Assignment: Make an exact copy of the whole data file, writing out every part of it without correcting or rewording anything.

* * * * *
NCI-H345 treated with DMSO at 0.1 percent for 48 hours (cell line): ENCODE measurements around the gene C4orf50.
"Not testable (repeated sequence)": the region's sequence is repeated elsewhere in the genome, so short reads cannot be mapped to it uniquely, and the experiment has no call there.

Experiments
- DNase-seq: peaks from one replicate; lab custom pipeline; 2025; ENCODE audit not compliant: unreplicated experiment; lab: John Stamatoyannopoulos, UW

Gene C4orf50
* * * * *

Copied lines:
NCI-H345 treated with DMSO at 0.1 percent for 48 hours (cell line): ENCODE measurements around the gene C4orf50.
"Not testable (repeated sequence)": the region's sequence is repeated elsewhere in the genome, so short reads cannot be mapped to it uniquely, and the experiment has no call there.

Experiments
- DNase-seq: peaks from one replicate; lab custom pipeline; 2025; ENCODE audit not compliant: unreplicated experiment; lab: John Stamatoyannopoulos, UW

Gene C4orf50